Connect with us
Uncanny Valley #2
BOOM! Studios

Comic Books

‘Uncanny Valley’ #2 expertly turns up the big emotions and cartoon hijinks

‘Uncanny Valley’ is a multimedia-referencing experience that grows increasingly layered and robust.

Yes, Tony Fleecs did have a tried and true formula going in, but even I was a touch hesitant about Uncanny Valley. I mean, it was basically set up as (to quote myself) “Who Framed Roger Rabbit, but with a latchkey kid.” And yet Fleecs (alongside artist Dave Wachter and letterer Pat Brosseau) delivered a really powerful first issue, one where that uber wacky premise gave way to a potent story about family and second chances.

Now, the question begs, if this extra gimmicky story has the power to go the distance, or if this show might be better being axed from the Saturday morning lineup.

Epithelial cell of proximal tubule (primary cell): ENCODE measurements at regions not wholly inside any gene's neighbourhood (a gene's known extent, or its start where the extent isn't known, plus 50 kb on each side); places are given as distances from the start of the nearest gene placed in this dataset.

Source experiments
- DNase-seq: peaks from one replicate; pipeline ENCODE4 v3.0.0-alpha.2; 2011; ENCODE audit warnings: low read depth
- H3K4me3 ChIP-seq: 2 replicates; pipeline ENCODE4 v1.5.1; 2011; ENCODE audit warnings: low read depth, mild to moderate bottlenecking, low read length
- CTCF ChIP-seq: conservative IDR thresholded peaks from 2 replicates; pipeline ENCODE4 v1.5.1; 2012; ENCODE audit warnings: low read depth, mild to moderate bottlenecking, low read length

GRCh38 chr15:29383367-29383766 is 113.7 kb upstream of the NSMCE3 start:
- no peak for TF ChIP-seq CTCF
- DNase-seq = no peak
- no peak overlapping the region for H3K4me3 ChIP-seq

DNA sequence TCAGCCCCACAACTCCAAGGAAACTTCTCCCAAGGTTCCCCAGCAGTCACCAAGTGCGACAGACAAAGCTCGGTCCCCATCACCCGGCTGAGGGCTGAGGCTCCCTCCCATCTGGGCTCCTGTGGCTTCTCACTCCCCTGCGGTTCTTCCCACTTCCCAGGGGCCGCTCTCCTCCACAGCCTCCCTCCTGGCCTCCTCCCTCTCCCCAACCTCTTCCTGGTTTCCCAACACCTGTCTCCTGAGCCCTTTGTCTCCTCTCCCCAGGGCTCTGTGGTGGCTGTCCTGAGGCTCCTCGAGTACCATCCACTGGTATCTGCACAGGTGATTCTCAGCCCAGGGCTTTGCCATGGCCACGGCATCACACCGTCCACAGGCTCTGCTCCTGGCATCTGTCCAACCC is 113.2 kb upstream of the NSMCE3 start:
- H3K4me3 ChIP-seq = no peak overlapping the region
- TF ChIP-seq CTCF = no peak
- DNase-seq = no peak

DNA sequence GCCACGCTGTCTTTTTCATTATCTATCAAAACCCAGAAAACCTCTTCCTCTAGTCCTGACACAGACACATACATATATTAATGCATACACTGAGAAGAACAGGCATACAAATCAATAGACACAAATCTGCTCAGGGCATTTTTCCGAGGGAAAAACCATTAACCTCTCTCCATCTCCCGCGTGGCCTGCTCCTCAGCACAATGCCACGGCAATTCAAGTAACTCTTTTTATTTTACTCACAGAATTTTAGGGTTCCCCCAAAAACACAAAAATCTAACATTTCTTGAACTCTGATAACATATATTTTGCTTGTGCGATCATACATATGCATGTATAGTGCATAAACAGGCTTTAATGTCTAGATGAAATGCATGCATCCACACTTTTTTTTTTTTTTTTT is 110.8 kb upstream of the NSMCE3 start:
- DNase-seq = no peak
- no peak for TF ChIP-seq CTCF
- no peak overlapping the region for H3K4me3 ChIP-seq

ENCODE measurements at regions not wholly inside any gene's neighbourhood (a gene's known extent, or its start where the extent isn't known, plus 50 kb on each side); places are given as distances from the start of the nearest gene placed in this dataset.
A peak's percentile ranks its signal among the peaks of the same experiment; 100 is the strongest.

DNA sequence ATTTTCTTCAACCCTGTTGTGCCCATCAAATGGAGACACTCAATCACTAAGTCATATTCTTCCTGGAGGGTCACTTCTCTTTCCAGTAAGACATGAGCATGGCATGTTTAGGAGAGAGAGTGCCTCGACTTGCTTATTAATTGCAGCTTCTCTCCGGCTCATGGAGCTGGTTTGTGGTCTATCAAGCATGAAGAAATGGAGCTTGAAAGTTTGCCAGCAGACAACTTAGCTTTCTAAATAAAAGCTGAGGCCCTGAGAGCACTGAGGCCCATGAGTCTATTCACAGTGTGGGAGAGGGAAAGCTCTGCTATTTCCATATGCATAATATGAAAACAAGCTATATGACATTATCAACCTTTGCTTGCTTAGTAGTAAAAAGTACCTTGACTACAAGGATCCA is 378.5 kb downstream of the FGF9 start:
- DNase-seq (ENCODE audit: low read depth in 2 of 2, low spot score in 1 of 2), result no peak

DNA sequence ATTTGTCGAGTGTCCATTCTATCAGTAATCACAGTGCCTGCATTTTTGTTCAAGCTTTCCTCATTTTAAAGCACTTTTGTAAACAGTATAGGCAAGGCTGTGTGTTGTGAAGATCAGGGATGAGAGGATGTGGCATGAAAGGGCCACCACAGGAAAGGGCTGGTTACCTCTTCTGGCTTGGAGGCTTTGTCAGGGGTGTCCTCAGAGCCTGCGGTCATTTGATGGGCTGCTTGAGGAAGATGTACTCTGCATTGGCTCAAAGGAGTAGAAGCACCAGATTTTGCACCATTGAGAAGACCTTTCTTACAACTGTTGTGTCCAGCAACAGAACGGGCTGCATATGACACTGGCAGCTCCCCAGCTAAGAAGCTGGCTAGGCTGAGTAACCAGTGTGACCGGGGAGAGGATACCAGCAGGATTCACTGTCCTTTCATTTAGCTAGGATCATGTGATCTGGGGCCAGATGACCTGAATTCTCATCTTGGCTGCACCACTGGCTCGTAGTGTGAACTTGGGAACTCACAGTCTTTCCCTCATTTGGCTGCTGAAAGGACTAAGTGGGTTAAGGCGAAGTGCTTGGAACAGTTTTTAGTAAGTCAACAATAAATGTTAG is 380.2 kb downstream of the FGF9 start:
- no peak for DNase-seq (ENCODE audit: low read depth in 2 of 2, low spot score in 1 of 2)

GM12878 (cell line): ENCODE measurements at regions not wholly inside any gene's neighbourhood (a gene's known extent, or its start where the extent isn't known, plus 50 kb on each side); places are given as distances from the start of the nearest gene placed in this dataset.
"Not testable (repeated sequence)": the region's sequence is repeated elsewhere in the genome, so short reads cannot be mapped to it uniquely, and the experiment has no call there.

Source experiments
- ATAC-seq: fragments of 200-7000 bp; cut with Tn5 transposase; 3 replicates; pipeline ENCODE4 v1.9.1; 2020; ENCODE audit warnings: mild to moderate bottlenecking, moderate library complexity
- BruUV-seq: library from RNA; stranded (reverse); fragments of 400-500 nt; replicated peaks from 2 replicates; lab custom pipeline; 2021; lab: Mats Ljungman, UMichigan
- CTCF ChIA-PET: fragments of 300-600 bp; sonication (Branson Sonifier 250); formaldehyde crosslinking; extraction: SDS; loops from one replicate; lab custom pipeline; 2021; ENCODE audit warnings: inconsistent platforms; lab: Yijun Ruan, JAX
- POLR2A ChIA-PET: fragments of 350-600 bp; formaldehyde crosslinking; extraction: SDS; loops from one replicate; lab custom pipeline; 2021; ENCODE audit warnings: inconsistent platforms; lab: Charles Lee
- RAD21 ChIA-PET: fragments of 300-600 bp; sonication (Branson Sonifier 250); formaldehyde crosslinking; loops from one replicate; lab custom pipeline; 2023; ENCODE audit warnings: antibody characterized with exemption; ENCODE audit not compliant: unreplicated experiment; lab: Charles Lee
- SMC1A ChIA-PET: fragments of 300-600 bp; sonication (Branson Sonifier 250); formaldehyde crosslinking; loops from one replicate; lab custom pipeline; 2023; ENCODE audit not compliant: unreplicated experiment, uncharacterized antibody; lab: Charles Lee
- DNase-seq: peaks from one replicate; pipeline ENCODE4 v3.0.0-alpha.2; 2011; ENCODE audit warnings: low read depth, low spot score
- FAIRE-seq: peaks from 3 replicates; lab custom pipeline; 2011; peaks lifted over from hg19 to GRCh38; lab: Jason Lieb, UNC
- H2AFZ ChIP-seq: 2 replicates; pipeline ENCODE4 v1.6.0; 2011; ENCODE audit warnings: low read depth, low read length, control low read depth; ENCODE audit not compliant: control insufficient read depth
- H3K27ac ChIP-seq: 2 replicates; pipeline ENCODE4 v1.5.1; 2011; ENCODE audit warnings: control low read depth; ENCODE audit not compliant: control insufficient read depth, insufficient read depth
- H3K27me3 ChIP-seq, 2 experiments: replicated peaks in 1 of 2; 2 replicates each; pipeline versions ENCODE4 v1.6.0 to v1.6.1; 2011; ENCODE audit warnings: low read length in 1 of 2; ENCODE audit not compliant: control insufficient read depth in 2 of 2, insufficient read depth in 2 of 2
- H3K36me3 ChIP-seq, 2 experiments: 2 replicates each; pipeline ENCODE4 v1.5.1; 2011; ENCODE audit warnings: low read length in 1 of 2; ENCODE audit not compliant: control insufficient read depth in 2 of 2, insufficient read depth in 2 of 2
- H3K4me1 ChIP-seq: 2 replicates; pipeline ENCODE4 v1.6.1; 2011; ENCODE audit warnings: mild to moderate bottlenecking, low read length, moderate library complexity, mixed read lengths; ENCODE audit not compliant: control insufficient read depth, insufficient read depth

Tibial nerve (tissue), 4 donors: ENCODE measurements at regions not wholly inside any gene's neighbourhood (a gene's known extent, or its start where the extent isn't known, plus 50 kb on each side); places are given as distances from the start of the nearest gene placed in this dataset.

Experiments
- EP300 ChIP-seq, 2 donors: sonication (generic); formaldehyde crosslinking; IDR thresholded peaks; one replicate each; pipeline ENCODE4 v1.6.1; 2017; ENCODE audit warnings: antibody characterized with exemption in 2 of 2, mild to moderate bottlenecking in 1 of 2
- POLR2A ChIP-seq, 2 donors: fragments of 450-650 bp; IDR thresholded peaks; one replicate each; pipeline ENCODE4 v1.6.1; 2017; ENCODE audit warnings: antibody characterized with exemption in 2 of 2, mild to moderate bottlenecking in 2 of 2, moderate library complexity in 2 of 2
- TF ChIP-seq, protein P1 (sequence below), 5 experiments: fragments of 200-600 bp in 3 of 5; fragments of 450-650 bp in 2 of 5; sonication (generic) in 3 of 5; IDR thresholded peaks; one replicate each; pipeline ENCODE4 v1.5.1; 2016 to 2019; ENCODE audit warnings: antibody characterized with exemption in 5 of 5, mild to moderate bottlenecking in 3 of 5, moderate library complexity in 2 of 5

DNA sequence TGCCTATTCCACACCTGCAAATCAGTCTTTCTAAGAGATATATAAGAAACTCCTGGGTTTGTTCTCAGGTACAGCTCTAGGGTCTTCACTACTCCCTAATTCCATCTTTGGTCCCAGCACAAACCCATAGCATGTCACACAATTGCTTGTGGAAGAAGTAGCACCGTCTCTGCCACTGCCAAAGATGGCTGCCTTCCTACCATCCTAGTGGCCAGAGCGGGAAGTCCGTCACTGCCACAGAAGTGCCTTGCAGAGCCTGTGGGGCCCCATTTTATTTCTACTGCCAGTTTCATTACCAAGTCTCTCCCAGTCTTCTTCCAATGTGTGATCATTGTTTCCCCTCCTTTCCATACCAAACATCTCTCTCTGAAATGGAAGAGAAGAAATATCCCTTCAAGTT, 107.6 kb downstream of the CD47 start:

Listen to the latest episode of our weekly comics podcast!

The story itself remains as emotionally resonant as you’d want it to with this second chapter. After our hero, Oliver, found out in issue #1 that he’s part cartoon — and his grandpa is basically Yosemite Sam — he was set upon a path to discover his weird, wacky roots. And as that journey continues with a road trip, Oliver and his grandpa, Pecos Peet, get lots of time to connect and bond. While his grandpa is the most cartoon-y cartoon, everything he facilitates is deeply, deeply poignant, exploring how families break apart for no good reason and how it’s often kids who are often left to sort through the rubble.